There is speculation, however, that the removal of Vail and Macaluso may be tied to the firing of lesbian educator Kate Drumgoole. The Record reported that some students suggested Vail and Macaluso had supported the educator against the Archdiocese. Drumgoole was fired last January after an estranged family member leaked to school officials photos of the educator’s wedding to her wife, Jaclyn Vanore.

The Archdiocese may have influenced the decision to fire Drumgoole. Archbishop John Myers is on record supporting the dismissal, saying the educator’s marriage could “create confusion and uncertainty in the moral formation” of students. His Vicar General said the couple’s marriage was “odious.”  But Goodness pushed back against this most recent personnel decision and Drumgoole’s firing, saying, “If you try to link everything together it might not be accurate.”

Christine Robert, a parent at Paramus Catholic, said the handling of this incident “shocked and unnerved” her:

” ‘Once again the archdiocese manages to mismanage a situation and create friction with the very people who spiritually and financially support it. . .All we want is a little respect. We know because of privacy laws that they can’t give details, but give us an idea of what’s going on.’ “

The firing became public in August when Drumgoole filed a lawsuit against the school and archdiocese, and an alumni letter supporting her received more than 3,000 signatures in just a day. Later, Fr. Warren Hall was suspended from priestly ministry in part because of his public support for Drumgoole and LGBT Catholics. They are among the more than 60 church workers who have lost their jobs in LGBT-related employment disputes since 2008.

Like other church worker incidents, the firing at Paramus Catholic has caused divisions in the community and harm to those involved. Commentaries have sharply criticized the school and the archdiocese, pointing out that while the school may be legally exempt from state non-discrimination laws, it is not exempt from the New Testament.

Transparency is a prerequisite for justice and reconciliation to be possible, and placing top administrators on leave without any explanation only hinders that cause. It would be especially tragic if more church workers lose their jobs for defending a peer against unjust discrimination. The Archdiocese of Newark should clearly and publicly explain why President Vail and Principal Macaluso have been placed on leave tor the good of all involved, the Paramus Catholic community, and the credibility of the church.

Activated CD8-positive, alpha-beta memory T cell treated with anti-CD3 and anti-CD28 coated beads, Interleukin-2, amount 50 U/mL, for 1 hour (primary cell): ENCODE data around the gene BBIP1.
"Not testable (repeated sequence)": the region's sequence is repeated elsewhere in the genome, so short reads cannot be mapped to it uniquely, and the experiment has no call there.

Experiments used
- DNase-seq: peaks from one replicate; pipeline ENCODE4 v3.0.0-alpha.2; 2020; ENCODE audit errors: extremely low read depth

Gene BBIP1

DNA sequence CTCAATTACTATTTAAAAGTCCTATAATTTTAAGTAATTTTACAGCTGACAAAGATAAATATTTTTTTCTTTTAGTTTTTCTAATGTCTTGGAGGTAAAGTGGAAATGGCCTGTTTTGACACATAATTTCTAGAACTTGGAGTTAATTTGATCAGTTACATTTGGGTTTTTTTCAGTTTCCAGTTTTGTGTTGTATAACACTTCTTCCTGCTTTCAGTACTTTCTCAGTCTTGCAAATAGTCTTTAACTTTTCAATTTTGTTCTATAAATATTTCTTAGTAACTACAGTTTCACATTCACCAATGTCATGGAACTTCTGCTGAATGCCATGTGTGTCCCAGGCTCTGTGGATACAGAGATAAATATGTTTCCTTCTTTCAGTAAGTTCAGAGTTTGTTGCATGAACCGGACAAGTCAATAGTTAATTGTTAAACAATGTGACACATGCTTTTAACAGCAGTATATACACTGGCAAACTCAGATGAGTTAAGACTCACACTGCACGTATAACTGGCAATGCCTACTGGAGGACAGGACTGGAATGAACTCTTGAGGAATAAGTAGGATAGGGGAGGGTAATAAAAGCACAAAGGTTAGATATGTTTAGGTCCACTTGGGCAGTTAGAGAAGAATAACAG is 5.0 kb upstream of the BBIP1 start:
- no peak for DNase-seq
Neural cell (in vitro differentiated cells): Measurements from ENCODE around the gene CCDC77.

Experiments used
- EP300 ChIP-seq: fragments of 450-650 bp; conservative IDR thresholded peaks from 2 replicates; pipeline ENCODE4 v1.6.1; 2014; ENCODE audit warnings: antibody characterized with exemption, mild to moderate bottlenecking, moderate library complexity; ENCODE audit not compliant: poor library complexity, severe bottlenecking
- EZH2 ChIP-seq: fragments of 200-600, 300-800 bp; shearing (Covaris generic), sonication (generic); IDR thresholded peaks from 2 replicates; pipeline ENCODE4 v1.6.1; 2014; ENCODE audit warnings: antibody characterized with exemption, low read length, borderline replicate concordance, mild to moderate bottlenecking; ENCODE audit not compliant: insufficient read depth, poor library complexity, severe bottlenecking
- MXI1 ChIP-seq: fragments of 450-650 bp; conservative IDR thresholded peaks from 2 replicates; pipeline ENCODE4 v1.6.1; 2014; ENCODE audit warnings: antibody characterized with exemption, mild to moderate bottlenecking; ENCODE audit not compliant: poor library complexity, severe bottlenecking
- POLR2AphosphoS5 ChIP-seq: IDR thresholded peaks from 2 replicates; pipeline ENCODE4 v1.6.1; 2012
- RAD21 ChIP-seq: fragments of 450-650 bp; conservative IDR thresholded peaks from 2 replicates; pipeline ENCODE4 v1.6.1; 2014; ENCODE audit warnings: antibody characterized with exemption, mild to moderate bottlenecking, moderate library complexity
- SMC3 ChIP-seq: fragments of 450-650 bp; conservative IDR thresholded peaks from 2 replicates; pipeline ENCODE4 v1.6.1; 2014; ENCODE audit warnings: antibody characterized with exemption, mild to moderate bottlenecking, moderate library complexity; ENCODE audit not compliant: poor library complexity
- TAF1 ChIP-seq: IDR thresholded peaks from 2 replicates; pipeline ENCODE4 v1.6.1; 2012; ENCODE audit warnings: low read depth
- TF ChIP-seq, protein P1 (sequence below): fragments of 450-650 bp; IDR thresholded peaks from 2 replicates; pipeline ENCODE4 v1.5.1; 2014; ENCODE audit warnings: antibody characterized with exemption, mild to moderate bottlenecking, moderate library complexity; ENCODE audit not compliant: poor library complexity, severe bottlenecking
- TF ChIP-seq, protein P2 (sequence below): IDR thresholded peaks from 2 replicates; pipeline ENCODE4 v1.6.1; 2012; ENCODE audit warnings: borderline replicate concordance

New Jersey Catholic High School Rejects Transgender Student

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Mason Catrambone with his parents, Frank and Annmarie

A Catholic high school in New Jersey has rejected a transgender student, and school officials are making shaky claims that Catholic identity was the reason behind their decision

Camden Catholic High School accepted Mason Catrambone last spring. Trouble arose when his parents informed administrators in August that their son was transitioning. In two meetings held, the Philadelphia Inquirer reported:

“The family say they told school officials at two August meetings that Mason would be willing to use the restroom in the nurse’s office, and change into gym clothes there as well.

“They did insist that Mason — who is not yet undergoing any treatment or surgical procedures — be able to wear a boy’s uniform.”

According to a joint statement from Principal Heather Crisci and the Diocese of Camden, those requests could not be met because of the school’s Catholic identity. Fr. Joseph Capella, director of Catholic identity at the school, cited natural law to defend the decision, saying “we believe we are not the creators, and at no point in our lives can we move toward being that.” Capella later said that because of the high school’s religious affiliation, “some will choose another learning environment.”

Mason, who came out as transgender this past May, said school officials “can’t look past what I’m going through, and see me as a human being. . .I’m not a transgender. . .entity. I’m not some diabolical plan to impose my transgender evilness on them.”

Mason explained how he sees the situation:

“I didn’t lose Camden Catholic. Camden Catholic lost me.”

Mason’s parents, Frank Catrambone, Sr. and Annmarie Kita, who learned about Mason’s gender issues four months ago, stand by their son. They taught Mason that “you stand up for yourself, and speak for yourself,” as he is doing now.  When they learned the news from their child, Annmarie said she was “in complete disbelief,” but the family discussed it and the parents educated themselves. Frank said despite there being a “mourning period,” the high rate of transgender youth suicides because of family rejection motivated them to respond positively:

“I heard that, and there was not a choice to make. The only thing to do was to love and support Mason.”

They are disappointed Mason will not begin at Camden Catholic this fall. A 1971 alum, Frank said he had been “very, very excited that my kid was going to have the same opportunity” there. Annmarie said the school “could have tried hard to find a way” for Mason to attend.

For now, Mason is attending an online cyber high school and raising awareness about his rejection. He told NBC Philadelphia that he wants his story shared, and says, “I felt like I was rejected even though I knew the students of Camden Catholic would accept me as one of their peers.” A Change.org petition supporting Mason has received more than 1,300 signatures so far.